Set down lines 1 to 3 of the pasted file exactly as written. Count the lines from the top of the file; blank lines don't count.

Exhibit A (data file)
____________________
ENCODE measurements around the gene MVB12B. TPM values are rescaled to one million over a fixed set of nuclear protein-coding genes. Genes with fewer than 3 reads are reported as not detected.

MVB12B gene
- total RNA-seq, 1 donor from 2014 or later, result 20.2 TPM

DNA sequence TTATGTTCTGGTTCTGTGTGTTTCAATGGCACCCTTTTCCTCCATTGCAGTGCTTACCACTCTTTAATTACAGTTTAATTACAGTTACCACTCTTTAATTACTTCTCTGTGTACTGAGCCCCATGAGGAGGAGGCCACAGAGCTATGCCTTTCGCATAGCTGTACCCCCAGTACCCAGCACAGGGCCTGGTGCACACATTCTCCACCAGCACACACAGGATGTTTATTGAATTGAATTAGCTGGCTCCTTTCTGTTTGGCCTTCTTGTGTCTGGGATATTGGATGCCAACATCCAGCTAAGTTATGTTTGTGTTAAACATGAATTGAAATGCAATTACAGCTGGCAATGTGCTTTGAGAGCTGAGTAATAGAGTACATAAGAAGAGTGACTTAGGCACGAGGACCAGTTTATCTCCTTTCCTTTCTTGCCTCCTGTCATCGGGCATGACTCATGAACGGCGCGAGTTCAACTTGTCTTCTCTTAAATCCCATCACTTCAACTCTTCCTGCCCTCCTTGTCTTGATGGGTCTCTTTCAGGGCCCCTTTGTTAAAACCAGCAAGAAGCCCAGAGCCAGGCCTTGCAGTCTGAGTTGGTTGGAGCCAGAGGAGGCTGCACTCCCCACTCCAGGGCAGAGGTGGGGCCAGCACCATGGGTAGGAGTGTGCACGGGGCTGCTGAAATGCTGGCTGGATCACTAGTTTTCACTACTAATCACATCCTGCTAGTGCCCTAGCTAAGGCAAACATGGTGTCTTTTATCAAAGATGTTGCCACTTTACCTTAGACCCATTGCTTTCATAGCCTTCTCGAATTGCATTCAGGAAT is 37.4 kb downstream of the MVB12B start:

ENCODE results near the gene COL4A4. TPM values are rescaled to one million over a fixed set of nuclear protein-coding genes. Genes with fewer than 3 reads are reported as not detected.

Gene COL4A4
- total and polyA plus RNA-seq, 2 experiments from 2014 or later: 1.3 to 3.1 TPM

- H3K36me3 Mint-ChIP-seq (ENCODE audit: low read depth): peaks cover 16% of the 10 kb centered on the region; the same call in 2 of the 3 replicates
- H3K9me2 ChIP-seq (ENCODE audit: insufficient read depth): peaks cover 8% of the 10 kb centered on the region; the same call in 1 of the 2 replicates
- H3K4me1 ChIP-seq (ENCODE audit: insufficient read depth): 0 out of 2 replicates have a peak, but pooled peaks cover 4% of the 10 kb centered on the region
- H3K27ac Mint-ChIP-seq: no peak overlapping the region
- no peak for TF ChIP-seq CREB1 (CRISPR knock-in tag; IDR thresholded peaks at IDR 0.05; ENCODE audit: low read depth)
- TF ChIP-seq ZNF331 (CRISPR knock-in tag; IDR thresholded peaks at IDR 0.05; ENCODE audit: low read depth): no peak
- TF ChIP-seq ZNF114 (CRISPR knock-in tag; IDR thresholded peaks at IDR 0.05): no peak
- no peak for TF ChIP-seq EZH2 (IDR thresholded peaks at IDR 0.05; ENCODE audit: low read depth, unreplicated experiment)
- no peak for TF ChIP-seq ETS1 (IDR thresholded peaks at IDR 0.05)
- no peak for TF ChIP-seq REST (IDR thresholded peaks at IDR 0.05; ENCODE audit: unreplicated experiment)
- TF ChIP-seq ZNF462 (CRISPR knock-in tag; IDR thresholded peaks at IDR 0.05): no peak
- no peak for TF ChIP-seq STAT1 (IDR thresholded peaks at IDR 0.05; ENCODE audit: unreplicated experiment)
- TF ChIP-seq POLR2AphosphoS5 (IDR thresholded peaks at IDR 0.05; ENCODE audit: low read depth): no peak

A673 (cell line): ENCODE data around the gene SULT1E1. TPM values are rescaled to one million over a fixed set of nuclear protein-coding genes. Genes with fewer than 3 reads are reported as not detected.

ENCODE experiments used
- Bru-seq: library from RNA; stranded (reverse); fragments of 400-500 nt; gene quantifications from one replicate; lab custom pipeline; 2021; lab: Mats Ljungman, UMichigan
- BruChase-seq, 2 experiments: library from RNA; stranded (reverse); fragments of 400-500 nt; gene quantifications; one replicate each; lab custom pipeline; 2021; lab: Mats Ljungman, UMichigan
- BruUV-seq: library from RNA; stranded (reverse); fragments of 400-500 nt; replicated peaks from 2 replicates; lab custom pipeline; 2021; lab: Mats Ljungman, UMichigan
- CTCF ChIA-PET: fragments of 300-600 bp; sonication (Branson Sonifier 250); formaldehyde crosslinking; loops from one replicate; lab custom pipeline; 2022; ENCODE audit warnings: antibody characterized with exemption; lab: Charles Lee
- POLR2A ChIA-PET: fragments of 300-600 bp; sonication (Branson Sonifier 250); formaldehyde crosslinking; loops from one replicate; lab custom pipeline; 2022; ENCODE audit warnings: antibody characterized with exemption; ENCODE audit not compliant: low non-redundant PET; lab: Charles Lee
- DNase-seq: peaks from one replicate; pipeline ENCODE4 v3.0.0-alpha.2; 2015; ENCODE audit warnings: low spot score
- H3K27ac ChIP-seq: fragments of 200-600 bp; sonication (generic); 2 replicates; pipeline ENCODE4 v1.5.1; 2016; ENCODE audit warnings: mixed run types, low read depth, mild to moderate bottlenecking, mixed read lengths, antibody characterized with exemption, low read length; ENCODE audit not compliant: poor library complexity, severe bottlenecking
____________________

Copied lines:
ENCODE measurements around the gene MVB12B. TPM values are rescaled to one million over a fixed set of nuclear protein-coding genes. Genes with fewer than 3 reads are reported as not detected.

MVB12B gene
- total RNA-seq, 1 donor from 2014 or later, result 20.2 TPM